I'm writing under capacity as a concerned muslim.
And I'm writing to YB Husam as the Naib Presiden PAS.

Lately, it seems the DAP counterpart namely Karpal Singh has been conducting onslaught against PAS ideology towards establishing Islamic State.

I read with disgust his latest edition calling PAS to drop this struggle. Following all this, can we:

1: Get the closed door meeting between PAS and DAP and even with PKR and explain to them what is the Islamic State all about. I think Karpal is having bigger agenda and it could be hidden agenda by DAP to have this country constitution on Islam be removed or made it explicitly secular. This one Karpal is not stupid.

2: Can we have sessions of explanation to public about this Islamic State? It has been 50 years people were brainwashed that Islamic rules are babrbaric and outdated. PAS should spear head this effort to ensure people receive the right perception.

3: It has been perceived by many fence-sitters that PAS is abandoning the struggle for Islamic State. I strongly believe that PAS should be making explanation sessions like item 2 above.

4: Top leaders in PAS should be more visible and at the forefront to defuse issues rather than be apologetic and defensive. We all should be even more pro-active.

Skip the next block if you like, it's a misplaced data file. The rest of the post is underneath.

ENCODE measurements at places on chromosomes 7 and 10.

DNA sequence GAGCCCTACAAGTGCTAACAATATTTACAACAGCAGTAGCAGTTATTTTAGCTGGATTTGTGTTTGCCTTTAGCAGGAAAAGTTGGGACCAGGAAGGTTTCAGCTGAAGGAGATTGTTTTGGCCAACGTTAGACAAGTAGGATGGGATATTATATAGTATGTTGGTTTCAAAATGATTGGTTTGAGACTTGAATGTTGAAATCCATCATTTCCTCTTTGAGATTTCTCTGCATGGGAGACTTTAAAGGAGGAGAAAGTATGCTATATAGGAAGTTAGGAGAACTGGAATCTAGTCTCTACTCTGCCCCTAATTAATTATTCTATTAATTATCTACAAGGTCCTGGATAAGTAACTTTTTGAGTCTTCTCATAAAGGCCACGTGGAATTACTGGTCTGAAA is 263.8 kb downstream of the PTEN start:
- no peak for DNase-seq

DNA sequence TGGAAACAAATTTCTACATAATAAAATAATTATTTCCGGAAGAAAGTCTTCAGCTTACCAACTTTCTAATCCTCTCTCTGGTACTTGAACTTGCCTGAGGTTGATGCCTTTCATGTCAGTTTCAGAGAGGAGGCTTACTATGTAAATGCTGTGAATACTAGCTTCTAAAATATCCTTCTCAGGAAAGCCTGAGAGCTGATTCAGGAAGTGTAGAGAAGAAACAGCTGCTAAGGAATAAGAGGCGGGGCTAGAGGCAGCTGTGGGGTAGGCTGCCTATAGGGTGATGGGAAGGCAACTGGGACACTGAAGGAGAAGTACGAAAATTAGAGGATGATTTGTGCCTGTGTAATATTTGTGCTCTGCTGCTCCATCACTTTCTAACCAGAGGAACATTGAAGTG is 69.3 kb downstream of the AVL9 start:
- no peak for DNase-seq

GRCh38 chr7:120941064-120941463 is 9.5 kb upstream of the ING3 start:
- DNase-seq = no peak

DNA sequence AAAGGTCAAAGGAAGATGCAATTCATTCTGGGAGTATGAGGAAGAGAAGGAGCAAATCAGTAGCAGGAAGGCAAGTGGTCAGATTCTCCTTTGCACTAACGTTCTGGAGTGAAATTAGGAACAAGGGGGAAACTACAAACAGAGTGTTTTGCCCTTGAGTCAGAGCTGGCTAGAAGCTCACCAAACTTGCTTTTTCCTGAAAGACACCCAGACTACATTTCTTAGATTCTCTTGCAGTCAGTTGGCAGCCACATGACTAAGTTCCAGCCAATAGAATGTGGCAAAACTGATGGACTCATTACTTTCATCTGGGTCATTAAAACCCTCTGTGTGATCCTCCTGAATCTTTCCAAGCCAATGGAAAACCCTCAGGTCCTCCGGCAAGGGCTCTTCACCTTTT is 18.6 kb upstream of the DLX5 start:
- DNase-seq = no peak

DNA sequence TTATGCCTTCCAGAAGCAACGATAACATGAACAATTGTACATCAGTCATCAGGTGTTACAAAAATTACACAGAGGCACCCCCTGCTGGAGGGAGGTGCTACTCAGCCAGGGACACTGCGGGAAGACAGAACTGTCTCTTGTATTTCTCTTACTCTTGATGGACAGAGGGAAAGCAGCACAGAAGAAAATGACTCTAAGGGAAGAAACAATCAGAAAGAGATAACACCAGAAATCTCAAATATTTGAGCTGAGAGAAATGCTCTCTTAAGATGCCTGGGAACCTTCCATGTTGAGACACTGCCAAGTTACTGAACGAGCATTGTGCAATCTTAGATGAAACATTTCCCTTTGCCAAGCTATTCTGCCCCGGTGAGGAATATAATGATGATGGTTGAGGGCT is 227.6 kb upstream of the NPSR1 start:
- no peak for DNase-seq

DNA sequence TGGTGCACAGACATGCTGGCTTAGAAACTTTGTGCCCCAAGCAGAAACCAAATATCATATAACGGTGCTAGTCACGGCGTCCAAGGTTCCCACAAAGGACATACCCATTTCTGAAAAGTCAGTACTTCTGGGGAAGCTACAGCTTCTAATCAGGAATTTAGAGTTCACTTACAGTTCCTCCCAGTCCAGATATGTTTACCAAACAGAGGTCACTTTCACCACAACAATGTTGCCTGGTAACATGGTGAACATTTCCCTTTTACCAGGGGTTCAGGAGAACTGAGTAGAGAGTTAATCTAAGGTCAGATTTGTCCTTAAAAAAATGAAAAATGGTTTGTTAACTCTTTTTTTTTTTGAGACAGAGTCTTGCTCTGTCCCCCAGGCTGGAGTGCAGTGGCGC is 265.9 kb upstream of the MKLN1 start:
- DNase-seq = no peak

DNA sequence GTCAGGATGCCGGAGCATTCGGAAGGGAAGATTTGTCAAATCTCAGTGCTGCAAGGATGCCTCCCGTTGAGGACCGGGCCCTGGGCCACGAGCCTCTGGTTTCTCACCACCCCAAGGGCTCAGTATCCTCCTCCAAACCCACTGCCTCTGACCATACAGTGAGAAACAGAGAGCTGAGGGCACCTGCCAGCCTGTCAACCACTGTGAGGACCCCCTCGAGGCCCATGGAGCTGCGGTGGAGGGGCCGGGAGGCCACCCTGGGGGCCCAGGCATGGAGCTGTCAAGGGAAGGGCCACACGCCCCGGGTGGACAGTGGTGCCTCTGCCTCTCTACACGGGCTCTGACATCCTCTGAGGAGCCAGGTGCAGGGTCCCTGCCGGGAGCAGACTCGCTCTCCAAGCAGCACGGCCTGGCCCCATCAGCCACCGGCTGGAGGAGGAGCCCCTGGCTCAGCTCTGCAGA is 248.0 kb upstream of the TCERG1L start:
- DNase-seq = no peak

5: Harakah, be it printed or on-line version should take advantage and fully capitalise the issue to pre-empt any narrow understanding on the Islamic State policy. We should be playing the beauty of the Islamic rule non-stop, until people bored to death!

6: Current issues should be explained in the Harakah by Dewan Ulama PAS complete with all nas and proof whether such and such is allowed or forbidden. Not just this time but, all the time.

7: We all have to capitalize the heat post PRU12 to make people attracted to PAS even stronger. Of course we need to be pro-active (as raised in the point 5)

That's all for now.
Thanks and wassalam,


Tuesday, April 22, 2008

Nik Aziz backs modern pig farm for Selangor

PASIR PUTEH: PAS spiritual leader Datuk Nik Abdul Aziz Nik Mat has expressed support for the proposed high-tech pig farm in Selangor provided it does not contaminate the environment.

He said there was no reason to raise objections against the proposal if the company managing the farm was able to follow the guidelines set by the Department of Environment.

“We support so long as the farm does not contaminate the environment, and non-Muslims have the right to breed pigs,” Nik Aziz said here Monday.

He was asked to comment on a decision by the Pakatan Rakyat government in Selangor to allow a company to open a RM100mil modern pig farm in Tumbuk Estate, Sepang.